The Wildlife Management Program is very active in collecting harvest information, implementing numerous habitat projects and conducting research programs. We are committed to implementing sound management principles and as a result will continue to produce quality big game animals and hunting opportunities for all to enjoy well into the future.
Funding for the projects comes from the hunting program along with supplimental funding from grants. We have partnered with the US Fish and Wildlife Service, Rocky Mountain Elk Foundation, Natural Resources Conservation Services, Bureau of Indian Affairs and the USDA to make these programs a reality.
Since its inception in 2001, Acoma Game and Fish Enterprise has aggressively developed a management program for the Pueblo based on sound scientific principles. It has created a successful big game trophy hunting enterprise with revenues generated re-invested back into the program. Identifying deficiencies in data, the program developed management plans outlining short and long-term goals, initiated habitat improvements and implemented the collection and analysis of baseline data for its wildlife resources.
Water is an essential component in the arid Southwest. Through the development of solar wells and installation of water catchements, our program continues to increase water distribution throughout the reservation. This distribution aids in the utilization of available habitat by big game animals and increases population numbers.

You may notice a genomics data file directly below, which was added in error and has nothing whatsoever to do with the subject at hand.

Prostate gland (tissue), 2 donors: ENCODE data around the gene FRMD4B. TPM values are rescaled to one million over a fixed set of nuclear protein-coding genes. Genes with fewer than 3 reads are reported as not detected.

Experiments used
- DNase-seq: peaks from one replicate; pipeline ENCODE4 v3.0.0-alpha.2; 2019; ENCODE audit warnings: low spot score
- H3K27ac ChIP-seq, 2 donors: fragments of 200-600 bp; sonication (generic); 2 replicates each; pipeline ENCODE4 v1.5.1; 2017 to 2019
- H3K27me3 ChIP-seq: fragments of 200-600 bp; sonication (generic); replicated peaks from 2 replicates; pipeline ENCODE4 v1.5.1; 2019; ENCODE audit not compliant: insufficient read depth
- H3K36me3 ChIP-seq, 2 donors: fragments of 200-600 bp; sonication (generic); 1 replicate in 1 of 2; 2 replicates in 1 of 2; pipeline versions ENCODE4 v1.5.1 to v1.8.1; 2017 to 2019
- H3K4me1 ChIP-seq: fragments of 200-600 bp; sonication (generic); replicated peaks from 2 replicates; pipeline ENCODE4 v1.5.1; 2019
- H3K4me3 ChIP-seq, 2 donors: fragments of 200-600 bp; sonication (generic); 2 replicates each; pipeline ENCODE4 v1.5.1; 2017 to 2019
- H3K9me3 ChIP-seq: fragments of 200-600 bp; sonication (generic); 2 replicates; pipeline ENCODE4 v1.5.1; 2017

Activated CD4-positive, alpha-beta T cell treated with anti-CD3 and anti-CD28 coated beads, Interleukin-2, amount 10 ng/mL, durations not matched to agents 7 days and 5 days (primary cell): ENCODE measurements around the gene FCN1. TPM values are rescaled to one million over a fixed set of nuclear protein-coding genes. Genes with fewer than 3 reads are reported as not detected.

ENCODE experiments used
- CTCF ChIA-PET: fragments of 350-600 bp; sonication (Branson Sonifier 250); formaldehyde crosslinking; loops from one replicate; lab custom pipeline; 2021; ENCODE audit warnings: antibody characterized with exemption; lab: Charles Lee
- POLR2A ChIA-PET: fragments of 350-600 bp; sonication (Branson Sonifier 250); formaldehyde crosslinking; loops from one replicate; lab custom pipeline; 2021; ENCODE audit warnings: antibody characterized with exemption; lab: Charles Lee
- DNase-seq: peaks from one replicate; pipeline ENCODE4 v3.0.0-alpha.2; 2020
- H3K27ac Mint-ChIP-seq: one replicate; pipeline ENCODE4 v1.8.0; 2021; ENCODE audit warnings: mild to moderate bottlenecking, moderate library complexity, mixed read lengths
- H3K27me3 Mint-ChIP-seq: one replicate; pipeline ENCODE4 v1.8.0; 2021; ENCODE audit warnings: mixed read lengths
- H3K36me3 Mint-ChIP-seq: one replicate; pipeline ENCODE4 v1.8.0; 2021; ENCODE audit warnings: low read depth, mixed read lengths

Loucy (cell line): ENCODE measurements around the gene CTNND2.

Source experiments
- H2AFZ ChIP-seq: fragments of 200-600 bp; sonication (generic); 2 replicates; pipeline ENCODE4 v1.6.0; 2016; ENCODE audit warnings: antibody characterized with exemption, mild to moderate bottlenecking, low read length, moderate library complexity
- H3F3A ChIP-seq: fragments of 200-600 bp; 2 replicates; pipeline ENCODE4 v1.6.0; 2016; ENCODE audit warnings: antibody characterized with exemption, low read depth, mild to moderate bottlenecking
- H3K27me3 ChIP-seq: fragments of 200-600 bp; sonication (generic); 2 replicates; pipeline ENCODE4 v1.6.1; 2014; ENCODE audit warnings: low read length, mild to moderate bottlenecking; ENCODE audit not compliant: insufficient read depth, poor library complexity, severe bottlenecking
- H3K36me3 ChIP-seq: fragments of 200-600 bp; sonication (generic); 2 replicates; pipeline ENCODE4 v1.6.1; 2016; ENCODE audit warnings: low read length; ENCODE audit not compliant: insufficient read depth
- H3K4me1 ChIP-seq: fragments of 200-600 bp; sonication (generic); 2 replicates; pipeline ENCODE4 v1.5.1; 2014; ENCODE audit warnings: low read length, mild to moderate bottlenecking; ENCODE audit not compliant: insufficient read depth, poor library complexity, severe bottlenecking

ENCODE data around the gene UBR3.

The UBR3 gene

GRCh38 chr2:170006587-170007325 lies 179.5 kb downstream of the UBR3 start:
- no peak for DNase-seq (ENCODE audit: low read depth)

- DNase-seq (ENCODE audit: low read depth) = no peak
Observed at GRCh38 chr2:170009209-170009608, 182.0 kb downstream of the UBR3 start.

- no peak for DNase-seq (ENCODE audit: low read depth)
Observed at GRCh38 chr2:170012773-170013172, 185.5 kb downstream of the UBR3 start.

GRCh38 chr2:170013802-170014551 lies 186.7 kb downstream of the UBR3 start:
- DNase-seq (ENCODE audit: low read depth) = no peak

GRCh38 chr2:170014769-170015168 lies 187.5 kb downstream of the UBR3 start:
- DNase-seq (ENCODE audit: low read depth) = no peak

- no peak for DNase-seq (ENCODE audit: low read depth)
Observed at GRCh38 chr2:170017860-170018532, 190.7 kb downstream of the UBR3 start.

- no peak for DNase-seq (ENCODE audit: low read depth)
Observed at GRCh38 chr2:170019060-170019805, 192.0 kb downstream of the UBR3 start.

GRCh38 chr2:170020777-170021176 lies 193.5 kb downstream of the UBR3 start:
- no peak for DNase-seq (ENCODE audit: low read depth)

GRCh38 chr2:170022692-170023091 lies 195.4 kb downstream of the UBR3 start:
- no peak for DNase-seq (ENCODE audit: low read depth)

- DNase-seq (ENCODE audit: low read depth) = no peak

Aerial Herd Composition Surveys
Surveys are conducted in January of each year to determine population numbers and herd composition. Big game animals are classified by species, sex and location. Males are classified into categories based on the number of antler points and large trophy animals are rough scored. Female and young of each species are also classified. The data collected is used to determine population dynamics, track population trends, and calculate sex ratios and recruitment rates.This data is used to create season structures, project allowable harvest numbers, and allow Acoma Game and Fish to make data based decisions for population management and habitat improvement projects.
Elk Telemetry Project
A total of 18 elk were collared with GPS collars to determine movement, seasonal habitat selection and critical habitat. The information will help better manage the herd and it’s habitat.
Habitat Improvement Projects
Additional habitat work has occurred on cactus and Pinion-juniper. A brush rake was used to mechanically remove Cholla cactus. The area was reseeded with Native Grasses to improve habitat for mule deer, pronghorn, quail and elk. We continue to utilize hydro-axe and so far have completed over 1,000 acres of pinon/juniper which was encroaching on natural meadows. The treatment area was also reseeded so elk and mule deer will benefit.
Mule Deer Study
Our ongoing Mule deer study is focused on survival, movement, resource use, seasonal habitat selection, and critical habitat across Acoma Lands. A mixture of 22 bucks and does were collared with Iridium GPS collars to collect location data through out each day. The location data is analyzed using modern statistical models. The information collected during this study allows our wildlife biologist to make science-based management recommendations to Tribal Administration and Council.